• We send welcome emails to all staff members during each new employee’s first week that includes their photo and some fun information about them for conversation starters so that existing employees can be sure to make the new employee feel welcomed. Each new employee’s start date is put on everyone’s calendar and they receive a campus tour.
  • Our executive director meets with new employees within their first 90 days to discuss the history of animal welfare, what the landscape looks like for animals in our state, why Brother Wolf chooses to run our programs the way we do, our organization’s values, our business model, how we prioritize mental health in highly emotional work, the role that everyone plays in making the organization successful, etc.
  • We take employee feedback seriously and many changes within the organization have taken place due to employee feedback. One of the most impactful ways we’ve learned to get valuable employee feedback is through stay interviews, which we conduct annually with each staff member.
  • Management is expected to model work-life balance, boundaries, positivity, high levels of customer service, transparency, care, cross-department communication, and continuous improvement. 
  • Managers routinely send emails to all staff members expressing joy and gratitude about things that have taken place or been achieved – such as happy adoption updates that are received from adopters or nice messages from donors.
  • Staff is kept up-to-date about changes within the organization that may impact them. A monthly staff newsletter is distributed by email that includes kudos, administrative updates, upcoming training information, open staff positions and more. 
  • On each staff member’s work anniversary they receive an email with anonymous, positive feedback from other staff members. We routinely hear that it’s one of the most touching emails staff have ever received.
  • We host opportunities for staff to get together for fun and connection outside of work.
  • We hold quarterly team support sessions with a licensed therapist. The theme for 2023 is nonviolent communication and 2022’s was resilience and psychological safety. We also have an employee assistance program that provides free counseling, job coaching sessions and other resources that can help employees in their daily lives.
  • Growing staff members’ skill sets is a priority and we often promote from within.
  • Thorough exit interviews are conducted and shared with leadership.
  • Rates of pay and benefits are continually addressed at the board level and board members are supportive of using resources to bolster staff satisfaction, engagement, education and retention because they understand that investing in our people is investing in the organization.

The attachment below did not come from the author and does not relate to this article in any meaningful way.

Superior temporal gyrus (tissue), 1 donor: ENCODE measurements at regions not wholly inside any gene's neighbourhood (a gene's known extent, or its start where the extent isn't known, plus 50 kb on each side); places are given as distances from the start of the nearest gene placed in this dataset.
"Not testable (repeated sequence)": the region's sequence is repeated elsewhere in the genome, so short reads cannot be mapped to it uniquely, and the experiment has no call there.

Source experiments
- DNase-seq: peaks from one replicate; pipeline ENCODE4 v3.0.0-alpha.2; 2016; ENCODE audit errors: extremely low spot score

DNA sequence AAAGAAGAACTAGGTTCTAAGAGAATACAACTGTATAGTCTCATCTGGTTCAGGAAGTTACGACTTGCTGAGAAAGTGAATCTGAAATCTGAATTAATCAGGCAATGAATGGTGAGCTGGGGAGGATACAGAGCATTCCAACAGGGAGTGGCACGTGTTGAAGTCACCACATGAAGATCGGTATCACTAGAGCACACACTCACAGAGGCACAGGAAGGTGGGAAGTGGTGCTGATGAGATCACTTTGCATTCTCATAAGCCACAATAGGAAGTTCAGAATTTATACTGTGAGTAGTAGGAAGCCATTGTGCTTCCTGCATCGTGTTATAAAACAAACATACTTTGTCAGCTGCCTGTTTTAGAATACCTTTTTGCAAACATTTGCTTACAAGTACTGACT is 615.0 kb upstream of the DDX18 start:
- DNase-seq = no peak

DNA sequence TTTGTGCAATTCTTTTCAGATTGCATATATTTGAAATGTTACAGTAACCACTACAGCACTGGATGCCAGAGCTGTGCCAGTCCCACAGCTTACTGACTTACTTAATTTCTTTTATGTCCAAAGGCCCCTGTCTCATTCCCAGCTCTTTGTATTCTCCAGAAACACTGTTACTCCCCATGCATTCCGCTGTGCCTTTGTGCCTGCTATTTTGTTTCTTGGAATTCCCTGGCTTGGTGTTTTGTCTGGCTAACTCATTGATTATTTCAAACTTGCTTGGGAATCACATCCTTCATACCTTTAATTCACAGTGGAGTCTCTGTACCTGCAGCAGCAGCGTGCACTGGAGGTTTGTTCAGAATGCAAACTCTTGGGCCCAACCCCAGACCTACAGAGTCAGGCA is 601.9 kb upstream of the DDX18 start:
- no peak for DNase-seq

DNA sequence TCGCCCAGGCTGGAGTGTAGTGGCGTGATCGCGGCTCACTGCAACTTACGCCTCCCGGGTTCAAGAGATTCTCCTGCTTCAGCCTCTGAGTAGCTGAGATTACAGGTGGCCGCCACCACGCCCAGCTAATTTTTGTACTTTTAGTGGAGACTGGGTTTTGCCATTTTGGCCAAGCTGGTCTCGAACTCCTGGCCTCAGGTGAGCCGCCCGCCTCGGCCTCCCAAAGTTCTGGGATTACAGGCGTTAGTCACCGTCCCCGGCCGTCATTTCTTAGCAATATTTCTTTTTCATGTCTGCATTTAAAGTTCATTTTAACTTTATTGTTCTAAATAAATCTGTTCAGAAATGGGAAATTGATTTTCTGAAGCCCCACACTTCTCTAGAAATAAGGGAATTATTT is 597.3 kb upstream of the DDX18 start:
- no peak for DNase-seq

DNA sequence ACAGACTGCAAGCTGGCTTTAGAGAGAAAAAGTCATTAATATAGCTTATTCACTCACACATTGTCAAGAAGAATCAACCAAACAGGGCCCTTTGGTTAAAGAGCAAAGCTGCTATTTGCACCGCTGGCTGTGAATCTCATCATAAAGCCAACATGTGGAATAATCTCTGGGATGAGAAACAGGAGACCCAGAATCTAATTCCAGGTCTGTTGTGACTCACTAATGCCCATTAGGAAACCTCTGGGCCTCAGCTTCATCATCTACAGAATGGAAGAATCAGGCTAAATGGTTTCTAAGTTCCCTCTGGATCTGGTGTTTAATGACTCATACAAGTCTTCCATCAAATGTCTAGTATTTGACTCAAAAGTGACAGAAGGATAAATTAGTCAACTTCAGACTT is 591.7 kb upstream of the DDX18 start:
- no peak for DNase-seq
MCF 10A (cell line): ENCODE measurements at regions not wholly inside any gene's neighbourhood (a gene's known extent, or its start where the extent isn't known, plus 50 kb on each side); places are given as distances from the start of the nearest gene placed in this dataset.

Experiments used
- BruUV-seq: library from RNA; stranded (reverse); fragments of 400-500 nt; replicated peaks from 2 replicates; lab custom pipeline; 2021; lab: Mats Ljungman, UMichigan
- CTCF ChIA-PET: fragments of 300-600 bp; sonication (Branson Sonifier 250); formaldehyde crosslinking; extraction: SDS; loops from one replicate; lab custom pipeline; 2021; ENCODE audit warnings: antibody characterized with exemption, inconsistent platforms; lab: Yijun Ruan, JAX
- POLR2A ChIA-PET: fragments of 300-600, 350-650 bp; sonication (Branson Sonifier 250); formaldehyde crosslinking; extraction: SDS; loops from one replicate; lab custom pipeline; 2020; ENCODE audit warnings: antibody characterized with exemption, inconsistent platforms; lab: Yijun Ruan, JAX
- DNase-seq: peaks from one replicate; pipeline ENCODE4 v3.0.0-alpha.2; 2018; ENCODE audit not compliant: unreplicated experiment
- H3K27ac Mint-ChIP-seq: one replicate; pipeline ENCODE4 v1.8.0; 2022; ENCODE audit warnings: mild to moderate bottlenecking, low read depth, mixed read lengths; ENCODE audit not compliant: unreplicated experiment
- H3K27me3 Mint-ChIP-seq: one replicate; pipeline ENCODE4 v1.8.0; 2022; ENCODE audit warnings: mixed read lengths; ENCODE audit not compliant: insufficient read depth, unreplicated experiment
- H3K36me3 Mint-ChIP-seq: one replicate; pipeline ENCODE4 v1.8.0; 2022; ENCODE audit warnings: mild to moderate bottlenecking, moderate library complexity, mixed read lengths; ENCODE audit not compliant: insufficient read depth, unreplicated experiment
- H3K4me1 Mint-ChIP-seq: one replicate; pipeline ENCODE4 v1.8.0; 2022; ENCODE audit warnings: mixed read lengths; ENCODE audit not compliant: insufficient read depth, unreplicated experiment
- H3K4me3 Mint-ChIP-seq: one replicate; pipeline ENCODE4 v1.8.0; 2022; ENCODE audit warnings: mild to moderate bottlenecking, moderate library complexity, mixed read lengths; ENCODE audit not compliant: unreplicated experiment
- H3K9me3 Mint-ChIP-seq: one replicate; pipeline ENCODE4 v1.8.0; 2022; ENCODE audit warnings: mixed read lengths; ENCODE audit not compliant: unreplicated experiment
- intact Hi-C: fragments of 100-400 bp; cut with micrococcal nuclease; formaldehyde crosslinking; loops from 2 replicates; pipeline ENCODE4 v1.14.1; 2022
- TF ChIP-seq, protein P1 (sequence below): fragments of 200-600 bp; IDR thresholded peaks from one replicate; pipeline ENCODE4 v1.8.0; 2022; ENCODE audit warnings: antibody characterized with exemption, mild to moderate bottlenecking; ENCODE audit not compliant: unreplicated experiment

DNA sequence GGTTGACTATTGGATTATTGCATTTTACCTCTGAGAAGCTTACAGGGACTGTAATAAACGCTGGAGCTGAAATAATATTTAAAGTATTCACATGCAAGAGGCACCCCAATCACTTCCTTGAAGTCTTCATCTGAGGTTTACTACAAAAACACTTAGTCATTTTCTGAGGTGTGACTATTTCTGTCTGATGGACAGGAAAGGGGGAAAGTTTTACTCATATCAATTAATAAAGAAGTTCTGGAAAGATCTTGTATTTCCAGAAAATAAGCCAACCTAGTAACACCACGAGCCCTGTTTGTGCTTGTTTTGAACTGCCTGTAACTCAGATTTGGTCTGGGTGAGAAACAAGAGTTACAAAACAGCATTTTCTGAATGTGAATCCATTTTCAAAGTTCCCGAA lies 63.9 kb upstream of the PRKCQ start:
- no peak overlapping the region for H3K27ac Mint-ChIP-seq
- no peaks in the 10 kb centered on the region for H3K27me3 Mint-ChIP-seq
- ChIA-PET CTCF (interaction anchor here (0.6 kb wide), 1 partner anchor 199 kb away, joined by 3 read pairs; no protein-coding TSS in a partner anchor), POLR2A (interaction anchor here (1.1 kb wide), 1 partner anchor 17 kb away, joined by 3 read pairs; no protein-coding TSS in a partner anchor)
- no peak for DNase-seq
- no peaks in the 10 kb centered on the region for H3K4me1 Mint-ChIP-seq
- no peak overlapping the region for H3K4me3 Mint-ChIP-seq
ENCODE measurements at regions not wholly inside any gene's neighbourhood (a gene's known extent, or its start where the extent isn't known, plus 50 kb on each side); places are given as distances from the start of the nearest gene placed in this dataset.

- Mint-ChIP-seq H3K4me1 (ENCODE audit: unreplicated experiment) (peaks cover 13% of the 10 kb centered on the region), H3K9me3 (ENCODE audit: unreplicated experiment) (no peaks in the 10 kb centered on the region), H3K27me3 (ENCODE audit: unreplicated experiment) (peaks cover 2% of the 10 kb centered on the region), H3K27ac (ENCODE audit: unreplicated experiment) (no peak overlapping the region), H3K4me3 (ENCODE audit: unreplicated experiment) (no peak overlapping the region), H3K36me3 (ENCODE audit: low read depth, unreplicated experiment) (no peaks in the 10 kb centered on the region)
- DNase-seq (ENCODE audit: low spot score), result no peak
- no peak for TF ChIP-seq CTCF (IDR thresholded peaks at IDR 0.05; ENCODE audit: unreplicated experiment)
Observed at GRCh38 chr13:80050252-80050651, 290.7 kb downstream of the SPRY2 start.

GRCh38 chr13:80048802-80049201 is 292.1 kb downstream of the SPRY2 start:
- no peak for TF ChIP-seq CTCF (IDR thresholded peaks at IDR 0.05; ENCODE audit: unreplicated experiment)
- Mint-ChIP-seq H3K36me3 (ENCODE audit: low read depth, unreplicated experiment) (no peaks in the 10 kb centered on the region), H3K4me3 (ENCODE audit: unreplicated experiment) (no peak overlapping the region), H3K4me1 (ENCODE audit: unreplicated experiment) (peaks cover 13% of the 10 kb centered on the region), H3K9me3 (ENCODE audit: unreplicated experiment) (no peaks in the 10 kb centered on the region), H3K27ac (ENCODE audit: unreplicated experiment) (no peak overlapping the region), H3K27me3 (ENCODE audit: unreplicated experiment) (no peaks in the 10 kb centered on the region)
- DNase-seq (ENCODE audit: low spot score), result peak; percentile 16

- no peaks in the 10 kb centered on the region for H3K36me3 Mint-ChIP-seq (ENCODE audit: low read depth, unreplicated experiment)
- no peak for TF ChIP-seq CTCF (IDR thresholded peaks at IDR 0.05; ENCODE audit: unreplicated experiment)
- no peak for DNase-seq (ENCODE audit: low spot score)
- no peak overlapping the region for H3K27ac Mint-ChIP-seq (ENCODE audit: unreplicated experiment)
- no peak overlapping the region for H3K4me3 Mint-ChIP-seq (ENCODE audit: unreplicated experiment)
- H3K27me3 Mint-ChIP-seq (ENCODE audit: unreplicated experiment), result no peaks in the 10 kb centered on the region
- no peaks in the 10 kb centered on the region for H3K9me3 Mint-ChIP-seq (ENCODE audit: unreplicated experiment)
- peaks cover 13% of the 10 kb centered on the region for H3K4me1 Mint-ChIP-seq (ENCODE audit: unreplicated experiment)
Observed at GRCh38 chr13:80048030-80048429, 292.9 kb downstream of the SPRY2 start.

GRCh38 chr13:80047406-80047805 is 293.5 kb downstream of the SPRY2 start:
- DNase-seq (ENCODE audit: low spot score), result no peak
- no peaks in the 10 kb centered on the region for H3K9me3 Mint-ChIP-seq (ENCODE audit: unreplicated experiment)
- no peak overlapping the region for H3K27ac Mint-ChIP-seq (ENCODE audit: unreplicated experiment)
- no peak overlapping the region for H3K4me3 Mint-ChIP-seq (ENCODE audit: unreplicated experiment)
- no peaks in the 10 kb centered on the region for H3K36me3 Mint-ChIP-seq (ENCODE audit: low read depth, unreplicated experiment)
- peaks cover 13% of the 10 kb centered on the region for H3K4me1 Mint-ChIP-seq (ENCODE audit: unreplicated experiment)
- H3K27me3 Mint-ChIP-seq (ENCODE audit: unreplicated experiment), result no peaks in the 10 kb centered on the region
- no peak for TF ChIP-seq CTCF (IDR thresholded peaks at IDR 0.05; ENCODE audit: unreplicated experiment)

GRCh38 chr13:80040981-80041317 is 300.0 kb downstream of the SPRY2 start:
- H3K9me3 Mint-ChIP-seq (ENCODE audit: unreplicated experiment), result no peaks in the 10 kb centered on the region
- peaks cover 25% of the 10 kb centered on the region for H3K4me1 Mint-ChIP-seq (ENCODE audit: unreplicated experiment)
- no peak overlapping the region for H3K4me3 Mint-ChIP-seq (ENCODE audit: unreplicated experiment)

Many of Brother Wolf’s leadership team members have worked in animal welfare for years and have experienced being bled dry and replaced. We’ve also seen really great people leave animal welfare forever because of the way they were treated. The animals need smart, compassionate, hard working people on their side because our programs are only as good as the staff who run them. So every day we work to create a place where all living beings thrive.

This work has led to bolstered results in every area of Brother Wolf Animal Rescue’s operations: staff turnover has been cut in half, the number of donors giving $1,000+ gifts has increased by over 350% and the number of total donors giving to the organization has increased by 70%, daily operations are now in line with animal welfare best practices, our reputation as a good employer brings strong candidates our way, and volunteers and adopters have overwhelmingly positive feedback about their interactions with the organization.

SeeDS recently added a new question to their survey to indicate how much of a helping culture there is within the studied organization. Ninety-six percent of Brother Wolf staff members indicated that people in this organization help each other. You can’t fake that, and that feeling of care, comradery and in-it-together nature positively permeates into what we experience as staff members each day. Animal welfare is always going to be a challenging field to work in. By caring for each other, we can do this work better and we can stay in it longer, and that’s what the animals need from us.

Leah Craig Chumbley

Executive Director, Brother Wolf Animal Rescue

A shorter version of this article was published by The Association for Animal Welfare Advancement in August 2023, you can read that here.